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Sunday Night at the Pastor's House


It’s Sunday night. The kids are in bed, the lights are low, and all across America, pastors are doing what pastors do on Sunday nights – reflecting on their Sunday morning.

Some of you had a stellar Sunday. This was the sort of day you dreamed about in Bible College. Your volunteers all showed up. The weather was warm enough to allow the elderly to attend but cool enough to discourage the others from going to the lake. The seats were filled, souls were saved, the Gospel was preached and the new girl who sang the offertory even hit the high notes. You left the church this afternoon with a light heart, confident of your calling and relatively certain your paycheck would not bounce. It was a good day to be in the ministry.

Some of you…well, Monday will be a day of licking your wounds. The seats were not filled. Souls were not saved. The Gospel was preached, but you made the mistake of asking your wife how the sermon was, and because she fears God, she answered you truthfully, which was not pleasant. After the long, icy ride home, you sat in silence over lunch. Too keyed up to take your Sunday afternoon nap, you made the mistake of checking your email, only to find a note from one of the saints who told you that they’re going to be transferring their membership elsewhere because – although they love you dearly – they feel they’re not getting fed. You resist the temptation to reply with a comment about not seeing them at the trough very often. You’re wondering how long you can do this. You’re thinking thoughts that I once heard from a mentor of mine, Steve Sjogren, “There have got to be more lucrative ways to be miserable.”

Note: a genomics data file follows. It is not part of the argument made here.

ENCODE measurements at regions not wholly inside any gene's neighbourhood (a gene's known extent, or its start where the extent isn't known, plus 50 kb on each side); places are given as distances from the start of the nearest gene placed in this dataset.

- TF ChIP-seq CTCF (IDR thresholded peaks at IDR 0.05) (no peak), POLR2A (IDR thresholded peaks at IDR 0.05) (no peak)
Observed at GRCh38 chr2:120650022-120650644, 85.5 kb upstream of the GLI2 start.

Truthfully, most of you had days somewhere between those two extremes. You’ve had better, but you also know you’ve had worse. Interestingly, no matter where you were on that spectrum today, there is a truth that applies universally…

Today’s performance does not determine your worth to God or the people.

Pastors notoriously attached too much importance on single sermons or services. They’ve bought into a lie that I heard long ago while attending a conference for church planters. An up and coming church planting guru ominously told us “In today’s world, you’re only as good as your last sermon series.”. I left the conference early…not because I was convinced he was wrong (I became convinced of that later), but because I couldn’t hack the pressure. I’m a preacher, not a heavyweight champion prize fighter. I cannot be expected to score a knock out every time I get in the ring.

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Friends, today is a horrible day to reflect on your sermon. Don’t touch the recording of today’s message until Thursday…then listen to it. You’re probably find that it wasn’t nearly as bad (or as good!) as you think it was! What does this mean? You cannot judge your value as a person before God or as a shepherd by your performance in the pulpit, particularly one performance reviewd by a biased audience on the ride home from the service or a member who was hostile to you when they arrived at the service.

You have far more value to God than you possibly could have proven during this morning’s sermon, and your care for His people over time – coupled with your value for preaching the Gospel – is what earns you the office of a pastor. You can’t blow that equity in one morning any more than you can earn it in one morning.

Rest easy, pastor. You will surely live to preach another day.

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